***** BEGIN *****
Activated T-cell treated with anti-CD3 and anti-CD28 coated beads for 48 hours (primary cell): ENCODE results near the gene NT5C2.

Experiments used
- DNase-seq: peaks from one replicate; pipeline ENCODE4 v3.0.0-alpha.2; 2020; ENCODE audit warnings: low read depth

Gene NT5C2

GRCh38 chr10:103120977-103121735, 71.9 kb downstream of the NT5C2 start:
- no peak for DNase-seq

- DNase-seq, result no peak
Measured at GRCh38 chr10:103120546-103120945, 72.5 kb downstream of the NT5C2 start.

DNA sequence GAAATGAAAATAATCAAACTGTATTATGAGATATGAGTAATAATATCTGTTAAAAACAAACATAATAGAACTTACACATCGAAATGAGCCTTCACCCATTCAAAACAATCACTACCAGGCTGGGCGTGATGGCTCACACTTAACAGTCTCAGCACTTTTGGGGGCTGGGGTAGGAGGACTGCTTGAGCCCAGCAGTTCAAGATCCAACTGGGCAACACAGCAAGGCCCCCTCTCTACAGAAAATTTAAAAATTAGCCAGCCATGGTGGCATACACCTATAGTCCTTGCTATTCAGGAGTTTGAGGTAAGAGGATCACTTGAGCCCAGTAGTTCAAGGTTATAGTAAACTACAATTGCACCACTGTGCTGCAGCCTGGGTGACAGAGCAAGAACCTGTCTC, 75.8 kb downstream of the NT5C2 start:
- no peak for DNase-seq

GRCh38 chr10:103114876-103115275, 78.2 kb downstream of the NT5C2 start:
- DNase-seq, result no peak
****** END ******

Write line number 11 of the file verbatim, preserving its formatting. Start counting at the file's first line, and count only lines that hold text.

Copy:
GRCh38 chr10:103114876-103115275, 78.2 kb downstream of the NT5C2 start: